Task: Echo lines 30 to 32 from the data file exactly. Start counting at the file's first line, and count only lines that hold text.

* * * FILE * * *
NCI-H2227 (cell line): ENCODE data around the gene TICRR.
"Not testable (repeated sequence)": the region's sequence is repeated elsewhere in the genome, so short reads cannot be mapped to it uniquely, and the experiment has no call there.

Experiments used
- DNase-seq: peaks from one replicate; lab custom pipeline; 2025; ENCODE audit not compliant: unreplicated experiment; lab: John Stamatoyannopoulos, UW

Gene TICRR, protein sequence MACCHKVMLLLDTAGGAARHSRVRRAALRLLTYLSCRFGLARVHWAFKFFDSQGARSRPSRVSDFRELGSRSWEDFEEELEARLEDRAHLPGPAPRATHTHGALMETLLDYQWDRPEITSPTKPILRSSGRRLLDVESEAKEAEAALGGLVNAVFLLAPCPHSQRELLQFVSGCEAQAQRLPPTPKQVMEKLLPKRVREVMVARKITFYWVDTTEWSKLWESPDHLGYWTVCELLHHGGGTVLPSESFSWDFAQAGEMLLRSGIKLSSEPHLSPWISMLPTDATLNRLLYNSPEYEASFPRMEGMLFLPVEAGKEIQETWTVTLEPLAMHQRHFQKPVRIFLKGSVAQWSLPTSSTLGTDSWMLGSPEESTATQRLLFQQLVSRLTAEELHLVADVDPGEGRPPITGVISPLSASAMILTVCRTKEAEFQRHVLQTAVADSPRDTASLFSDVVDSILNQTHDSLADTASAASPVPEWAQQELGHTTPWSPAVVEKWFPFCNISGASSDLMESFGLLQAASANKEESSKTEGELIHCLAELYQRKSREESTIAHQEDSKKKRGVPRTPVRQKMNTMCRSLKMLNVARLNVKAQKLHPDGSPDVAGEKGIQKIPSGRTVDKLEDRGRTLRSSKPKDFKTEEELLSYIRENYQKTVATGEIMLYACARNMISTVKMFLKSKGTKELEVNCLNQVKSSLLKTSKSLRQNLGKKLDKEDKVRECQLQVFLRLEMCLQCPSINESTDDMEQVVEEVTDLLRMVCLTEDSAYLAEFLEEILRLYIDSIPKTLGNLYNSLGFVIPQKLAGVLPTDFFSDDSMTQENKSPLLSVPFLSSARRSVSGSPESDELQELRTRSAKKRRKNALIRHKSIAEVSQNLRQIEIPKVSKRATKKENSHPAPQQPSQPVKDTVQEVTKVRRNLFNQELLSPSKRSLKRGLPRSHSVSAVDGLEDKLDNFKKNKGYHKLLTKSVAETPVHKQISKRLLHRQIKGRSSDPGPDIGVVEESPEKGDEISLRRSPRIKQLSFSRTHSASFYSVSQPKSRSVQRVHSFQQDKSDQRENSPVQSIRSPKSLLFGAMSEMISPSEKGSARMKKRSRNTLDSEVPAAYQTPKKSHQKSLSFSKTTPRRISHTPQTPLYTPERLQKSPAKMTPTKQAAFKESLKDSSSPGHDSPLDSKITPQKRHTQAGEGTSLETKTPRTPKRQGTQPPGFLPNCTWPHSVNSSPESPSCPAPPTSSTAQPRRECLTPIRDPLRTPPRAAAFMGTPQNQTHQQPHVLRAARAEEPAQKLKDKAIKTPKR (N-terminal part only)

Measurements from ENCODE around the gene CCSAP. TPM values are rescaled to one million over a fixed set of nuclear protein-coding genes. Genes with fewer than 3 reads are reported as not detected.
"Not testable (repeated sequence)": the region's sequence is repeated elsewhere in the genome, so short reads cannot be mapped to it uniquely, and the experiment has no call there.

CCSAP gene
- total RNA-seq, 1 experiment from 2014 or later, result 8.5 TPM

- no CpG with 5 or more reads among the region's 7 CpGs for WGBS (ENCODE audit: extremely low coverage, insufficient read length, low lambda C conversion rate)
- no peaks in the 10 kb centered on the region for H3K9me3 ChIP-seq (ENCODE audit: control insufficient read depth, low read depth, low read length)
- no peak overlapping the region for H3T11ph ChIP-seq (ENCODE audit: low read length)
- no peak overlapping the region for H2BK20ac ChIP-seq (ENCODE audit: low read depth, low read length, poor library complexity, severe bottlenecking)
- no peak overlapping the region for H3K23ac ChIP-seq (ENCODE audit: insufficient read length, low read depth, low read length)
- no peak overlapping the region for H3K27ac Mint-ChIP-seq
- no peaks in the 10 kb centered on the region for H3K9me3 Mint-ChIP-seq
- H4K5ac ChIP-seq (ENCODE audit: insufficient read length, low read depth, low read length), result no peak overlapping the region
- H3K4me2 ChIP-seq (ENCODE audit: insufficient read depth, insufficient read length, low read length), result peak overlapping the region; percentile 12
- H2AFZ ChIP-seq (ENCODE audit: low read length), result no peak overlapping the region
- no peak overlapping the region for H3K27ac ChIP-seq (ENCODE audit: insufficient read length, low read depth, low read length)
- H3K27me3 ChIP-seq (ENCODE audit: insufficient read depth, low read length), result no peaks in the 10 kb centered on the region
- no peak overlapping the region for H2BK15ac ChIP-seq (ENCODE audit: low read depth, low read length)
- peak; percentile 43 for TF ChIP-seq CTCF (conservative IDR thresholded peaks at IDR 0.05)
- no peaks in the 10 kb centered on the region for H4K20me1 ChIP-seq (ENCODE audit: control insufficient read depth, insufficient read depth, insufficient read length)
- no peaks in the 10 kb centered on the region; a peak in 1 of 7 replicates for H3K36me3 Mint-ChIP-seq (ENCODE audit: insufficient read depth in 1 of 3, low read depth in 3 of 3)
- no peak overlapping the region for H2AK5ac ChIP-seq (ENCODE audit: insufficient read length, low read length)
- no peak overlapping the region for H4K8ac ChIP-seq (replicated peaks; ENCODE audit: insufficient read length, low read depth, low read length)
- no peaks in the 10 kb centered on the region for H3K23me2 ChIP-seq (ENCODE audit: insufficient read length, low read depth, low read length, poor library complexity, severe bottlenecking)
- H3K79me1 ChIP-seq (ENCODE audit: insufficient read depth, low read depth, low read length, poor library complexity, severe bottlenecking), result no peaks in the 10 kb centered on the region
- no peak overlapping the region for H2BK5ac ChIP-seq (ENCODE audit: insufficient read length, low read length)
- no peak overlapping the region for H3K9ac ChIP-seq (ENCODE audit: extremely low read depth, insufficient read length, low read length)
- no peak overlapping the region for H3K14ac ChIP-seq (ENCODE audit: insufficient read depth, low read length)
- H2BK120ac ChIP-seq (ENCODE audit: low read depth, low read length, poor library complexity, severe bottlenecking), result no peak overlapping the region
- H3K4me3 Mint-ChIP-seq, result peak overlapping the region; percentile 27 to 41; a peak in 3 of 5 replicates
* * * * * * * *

- no peak overlapping the region for H2BK5ac ChIP-seq (ENCODE audit: insufficient read length, low read length)
- no peak overlapping the region for H3K9ac ChIP-seq (ENCODE audit: extremely low read depth, insufficient read length, low read length)
- no peak overlapping the region for H3K14ac ChIP-seq (ENCODE audit: insufficient read depth, low read length)